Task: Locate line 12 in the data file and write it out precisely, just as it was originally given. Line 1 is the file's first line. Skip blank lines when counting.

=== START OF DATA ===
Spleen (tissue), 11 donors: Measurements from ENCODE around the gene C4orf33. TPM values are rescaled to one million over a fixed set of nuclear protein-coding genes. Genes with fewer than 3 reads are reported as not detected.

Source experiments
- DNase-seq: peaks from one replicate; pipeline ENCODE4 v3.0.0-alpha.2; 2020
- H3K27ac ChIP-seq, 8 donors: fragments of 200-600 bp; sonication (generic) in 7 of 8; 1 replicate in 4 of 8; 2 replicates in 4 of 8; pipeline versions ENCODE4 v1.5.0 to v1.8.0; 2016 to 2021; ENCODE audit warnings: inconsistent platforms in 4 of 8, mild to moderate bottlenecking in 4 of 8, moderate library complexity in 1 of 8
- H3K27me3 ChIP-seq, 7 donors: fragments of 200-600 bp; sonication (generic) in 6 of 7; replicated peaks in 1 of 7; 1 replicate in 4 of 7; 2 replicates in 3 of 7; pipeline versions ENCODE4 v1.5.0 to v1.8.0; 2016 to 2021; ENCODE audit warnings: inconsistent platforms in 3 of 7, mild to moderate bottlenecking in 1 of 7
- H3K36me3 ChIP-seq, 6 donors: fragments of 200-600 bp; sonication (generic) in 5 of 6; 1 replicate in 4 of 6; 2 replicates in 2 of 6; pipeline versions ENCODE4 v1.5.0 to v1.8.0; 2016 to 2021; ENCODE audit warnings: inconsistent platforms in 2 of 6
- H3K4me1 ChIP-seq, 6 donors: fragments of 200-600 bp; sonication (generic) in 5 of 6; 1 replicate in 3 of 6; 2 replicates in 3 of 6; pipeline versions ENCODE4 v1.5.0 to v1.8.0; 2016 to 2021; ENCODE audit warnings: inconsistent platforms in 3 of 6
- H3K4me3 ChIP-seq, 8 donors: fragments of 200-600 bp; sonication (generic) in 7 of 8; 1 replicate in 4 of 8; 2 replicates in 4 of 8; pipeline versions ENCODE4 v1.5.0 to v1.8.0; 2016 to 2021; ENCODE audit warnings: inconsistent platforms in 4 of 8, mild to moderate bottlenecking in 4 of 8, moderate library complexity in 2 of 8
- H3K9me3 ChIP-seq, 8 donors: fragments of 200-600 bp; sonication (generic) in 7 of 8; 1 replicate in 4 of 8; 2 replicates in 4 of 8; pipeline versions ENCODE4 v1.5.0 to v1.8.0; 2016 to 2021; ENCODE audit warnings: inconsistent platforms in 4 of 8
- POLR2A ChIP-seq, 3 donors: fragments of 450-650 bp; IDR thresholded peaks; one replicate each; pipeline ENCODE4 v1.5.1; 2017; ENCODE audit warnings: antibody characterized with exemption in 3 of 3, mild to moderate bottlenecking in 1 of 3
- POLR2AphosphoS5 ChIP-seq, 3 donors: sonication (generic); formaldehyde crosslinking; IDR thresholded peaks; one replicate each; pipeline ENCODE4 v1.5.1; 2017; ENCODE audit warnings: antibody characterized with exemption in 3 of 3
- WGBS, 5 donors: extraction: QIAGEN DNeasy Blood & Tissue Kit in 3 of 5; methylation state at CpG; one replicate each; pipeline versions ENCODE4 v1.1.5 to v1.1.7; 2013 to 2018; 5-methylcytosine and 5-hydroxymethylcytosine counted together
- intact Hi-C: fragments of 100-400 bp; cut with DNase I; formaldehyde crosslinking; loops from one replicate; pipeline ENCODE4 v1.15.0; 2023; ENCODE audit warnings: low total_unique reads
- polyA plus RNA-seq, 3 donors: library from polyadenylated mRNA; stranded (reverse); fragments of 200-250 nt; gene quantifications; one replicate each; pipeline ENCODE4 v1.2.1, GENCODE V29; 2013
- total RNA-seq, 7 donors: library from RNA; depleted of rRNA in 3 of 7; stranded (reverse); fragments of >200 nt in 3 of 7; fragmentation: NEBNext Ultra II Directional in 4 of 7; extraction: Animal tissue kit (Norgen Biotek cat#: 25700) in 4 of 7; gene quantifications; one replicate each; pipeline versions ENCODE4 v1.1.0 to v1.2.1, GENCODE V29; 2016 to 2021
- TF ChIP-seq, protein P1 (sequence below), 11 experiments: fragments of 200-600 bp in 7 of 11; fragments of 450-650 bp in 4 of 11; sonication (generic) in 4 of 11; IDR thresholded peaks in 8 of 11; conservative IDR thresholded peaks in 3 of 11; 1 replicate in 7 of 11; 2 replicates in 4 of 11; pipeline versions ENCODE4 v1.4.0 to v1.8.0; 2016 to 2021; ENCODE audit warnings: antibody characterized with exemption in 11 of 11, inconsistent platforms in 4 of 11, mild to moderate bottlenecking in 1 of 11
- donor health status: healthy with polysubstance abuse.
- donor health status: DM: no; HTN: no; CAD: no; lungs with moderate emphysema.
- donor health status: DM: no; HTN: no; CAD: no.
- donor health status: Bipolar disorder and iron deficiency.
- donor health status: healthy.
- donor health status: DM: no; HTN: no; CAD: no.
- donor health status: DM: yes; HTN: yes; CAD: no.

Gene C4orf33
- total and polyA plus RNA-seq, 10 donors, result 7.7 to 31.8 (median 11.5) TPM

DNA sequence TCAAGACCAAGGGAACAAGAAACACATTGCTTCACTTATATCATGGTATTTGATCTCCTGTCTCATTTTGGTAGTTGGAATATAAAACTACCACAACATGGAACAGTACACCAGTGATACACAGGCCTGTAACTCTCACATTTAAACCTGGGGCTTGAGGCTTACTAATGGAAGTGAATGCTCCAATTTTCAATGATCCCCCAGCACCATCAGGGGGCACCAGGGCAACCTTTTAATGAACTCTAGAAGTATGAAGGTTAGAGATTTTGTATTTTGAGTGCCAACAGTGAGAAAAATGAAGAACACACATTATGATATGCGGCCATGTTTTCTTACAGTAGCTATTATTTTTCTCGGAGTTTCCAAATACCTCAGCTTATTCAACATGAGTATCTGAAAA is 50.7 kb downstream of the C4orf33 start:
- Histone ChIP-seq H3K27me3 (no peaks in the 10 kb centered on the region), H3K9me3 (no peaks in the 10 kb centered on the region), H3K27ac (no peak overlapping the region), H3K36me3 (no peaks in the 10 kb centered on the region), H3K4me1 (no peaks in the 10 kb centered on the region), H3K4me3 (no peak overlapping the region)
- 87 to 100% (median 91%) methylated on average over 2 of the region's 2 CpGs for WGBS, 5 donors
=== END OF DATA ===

- WGBS, 5 donors: extraction: QIAGEN DNeasy Blood & Tissue Kit in 3 of 5; methylation state at CpG; one replicate each; pipeline versions ENCODE4 v1.1.5 to v1.1.7; 2013 to 2018; 5-methylcytosine and 5-hydroxymethylcytosine counted together